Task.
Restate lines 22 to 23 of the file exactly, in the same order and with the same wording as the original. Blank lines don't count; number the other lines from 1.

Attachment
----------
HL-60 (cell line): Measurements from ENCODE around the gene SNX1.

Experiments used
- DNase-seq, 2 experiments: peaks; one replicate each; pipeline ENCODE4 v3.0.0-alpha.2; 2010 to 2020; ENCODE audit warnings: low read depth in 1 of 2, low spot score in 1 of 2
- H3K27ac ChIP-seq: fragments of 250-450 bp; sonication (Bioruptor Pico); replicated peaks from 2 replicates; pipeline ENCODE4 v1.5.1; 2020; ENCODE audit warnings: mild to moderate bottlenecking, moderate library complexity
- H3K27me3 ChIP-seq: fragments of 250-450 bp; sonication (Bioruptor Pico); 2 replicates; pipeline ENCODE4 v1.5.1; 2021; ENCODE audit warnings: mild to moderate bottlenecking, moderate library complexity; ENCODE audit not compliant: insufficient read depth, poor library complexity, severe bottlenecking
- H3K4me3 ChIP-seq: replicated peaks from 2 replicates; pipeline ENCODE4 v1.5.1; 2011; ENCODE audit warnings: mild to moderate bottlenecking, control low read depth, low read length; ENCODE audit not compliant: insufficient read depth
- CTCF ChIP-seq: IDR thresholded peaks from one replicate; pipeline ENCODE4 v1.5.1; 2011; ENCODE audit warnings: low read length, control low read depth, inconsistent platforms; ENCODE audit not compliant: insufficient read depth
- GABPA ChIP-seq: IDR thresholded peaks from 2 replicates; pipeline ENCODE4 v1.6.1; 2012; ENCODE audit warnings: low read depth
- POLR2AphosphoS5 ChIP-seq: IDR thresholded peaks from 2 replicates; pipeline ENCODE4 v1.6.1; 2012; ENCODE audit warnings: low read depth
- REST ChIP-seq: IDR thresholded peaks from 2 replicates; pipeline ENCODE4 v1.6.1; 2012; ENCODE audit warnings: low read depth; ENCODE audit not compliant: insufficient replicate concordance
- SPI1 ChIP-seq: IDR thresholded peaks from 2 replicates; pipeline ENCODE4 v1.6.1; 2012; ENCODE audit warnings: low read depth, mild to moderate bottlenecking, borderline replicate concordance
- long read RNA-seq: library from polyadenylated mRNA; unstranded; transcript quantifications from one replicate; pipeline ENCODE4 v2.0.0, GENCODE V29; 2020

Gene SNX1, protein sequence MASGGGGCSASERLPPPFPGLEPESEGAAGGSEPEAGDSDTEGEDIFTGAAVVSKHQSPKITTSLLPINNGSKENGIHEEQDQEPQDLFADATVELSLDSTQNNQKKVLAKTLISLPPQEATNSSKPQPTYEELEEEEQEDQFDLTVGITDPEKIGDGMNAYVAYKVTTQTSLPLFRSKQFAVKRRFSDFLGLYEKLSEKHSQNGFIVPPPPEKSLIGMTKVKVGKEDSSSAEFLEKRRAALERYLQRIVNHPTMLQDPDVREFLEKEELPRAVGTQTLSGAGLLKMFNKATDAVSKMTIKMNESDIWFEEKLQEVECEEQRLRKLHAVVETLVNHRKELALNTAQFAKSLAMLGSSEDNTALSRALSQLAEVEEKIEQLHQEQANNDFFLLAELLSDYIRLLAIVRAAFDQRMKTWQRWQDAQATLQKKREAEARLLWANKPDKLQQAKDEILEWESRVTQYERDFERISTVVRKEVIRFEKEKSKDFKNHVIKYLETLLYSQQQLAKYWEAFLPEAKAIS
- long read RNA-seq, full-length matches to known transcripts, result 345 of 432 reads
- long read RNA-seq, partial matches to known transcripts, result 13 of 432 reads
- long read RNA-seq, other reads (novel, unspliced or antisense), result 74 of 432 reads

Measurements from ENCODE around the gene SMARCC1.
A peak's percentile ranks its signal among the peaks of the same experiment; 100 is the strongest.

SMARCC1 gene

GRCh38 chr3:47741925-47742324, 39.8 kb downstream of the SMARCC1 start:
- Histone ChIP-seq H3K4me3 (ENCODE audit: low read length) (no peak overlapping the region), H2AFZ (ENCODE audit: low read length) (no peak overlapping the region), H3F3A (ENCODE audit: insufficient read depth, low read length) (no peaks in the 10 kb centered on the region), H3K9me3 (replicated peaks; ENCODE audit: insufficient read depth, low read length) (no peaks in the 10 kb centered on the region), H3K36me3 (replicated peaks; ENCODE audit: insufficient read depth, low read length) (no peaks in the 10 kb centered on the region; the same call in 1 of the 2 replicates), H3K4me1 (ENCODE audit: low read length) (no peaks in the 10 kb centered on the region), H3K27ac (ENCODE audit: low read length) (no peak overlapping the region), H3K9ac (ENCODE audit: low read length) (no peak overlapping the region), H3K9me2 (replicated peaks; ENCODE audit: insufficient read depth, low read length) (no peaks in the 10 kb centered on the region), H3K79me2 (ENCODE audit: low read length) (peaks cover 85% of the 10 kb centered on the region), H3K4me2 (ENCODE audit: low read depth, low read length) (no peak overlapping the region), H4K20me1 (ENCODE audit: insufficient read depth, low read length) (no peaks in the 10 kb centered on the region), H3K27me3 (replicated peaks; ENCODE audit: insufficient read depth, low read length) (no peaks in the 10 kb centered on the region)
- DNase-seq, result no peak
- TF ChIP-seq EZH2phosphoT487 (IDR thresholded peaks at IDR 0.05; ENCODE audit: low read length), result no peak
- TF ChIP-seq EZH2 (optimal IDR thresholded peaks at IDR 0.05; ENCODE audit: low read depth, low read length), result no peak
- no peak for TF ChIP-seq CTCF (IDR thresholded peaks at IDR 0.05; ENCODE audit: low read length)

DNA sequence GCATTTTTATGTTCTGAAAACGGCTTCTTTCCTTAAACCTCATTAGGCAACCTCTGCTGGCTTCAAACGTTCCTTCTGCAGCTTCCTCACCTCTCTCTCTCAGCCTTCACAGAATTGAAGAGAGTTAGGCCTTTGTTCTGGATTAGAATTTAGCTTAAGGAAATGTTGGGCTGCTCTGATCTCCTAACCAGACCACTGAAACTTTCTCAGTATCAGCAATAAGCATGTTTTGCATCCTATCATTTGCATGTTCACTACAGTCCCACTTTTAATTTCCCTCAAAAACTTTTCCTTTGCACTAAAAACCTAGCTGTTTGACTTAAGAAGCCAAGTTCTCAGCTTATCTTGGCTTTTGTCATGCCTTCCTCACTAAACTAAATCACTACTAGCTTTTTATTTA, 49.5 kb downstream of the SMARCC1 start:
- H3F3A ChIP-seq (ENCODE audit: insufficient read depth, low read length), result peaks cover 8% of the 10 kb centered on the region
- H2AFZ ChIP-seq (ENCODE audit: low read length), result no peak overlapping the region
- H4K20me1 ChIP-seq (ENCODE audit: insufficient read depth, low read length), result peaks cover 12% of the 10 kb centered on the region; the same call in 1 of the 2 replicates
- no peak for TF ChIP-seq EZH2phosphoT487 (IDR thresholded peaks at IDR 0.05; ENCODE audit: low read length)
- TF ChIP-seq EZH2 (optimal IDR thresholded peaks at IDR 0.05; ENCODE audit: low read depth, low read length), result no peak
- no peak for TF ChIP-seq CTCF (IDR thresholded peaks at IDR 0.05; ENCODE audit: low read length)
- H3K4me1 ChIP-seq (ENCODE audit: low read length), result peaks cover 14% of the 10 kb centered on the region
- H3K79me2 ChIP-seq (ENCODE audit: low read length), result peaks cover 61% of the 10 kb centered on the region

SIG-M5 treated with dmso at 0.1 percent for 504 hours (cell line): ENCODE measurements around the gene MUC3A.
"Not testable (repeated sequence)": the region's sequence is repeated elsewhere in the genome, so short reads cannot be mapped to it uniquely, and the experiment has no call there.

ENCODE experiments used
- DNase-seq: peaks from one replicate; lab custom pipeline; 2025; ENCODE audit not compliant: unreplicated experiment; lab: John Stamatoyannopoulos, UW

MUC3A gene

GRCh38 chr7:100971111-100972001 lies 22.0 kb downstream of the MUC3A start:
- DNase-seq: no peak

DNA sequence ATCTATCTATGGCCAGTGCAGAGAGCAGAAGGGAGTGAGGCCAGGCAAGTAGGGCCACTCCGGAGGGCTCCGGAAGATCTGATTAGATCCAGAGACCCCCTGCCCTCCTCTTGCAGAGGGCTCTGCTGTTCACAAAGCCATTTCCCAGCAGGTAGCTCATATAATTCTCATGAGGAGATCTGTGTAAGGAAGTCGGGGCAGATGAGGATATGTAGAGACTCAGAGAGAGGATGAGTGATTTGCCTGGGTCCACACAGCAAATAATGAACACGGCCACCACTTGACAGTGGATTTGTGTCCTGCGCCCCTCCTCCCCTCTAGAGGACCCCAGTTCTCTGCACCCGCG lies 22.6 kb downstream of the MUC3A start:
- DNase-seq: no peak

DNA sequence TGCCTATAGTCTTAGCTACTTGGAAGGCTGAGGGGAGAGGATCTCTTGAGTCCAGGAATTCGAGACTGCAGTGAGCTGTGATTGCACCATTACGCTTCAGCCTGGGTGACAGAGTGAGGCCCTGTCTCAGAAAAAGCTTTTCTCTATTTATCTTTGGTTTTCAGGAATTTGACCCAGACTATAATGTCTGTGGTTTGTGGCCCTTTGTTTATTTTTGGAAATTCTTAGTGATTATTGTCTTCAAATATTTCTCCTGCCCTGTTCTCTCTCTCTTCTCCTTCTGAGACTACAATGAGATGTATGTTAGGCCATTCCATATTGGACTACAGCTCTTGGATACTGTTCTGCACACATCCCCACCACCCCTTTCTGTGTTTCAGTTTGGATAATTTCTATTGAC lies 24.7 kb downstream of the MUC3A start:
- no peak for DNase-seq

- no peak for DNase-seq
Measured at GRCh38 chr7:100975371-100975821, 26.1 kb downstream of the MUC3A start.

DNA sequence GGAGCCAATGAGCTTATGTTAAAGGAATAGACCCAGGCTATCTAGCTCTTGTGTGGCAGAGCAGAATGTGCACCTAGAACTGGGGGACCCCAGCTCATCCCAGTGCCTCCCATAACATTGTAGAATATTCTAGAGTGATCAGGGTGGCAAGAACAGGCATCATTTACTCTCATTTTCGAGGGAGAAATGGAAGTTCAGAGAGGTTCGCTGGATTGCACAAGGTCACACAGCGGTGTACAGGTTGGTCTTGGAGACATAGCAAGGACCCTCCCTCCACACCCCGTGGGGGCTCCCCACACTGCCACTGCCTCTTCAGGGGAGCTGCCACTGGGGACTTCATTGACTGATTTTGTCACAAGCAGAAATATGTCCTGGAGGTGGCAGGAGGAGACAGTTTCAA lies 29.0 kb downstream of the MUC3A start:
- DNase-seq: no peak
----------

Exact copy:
- DNase-seq, result no peak
- TF ChIP-seq EZH2phosphoT487 (IDR thresholded peaks at IDR 0.05; ENCODE audit: low read length), result no peak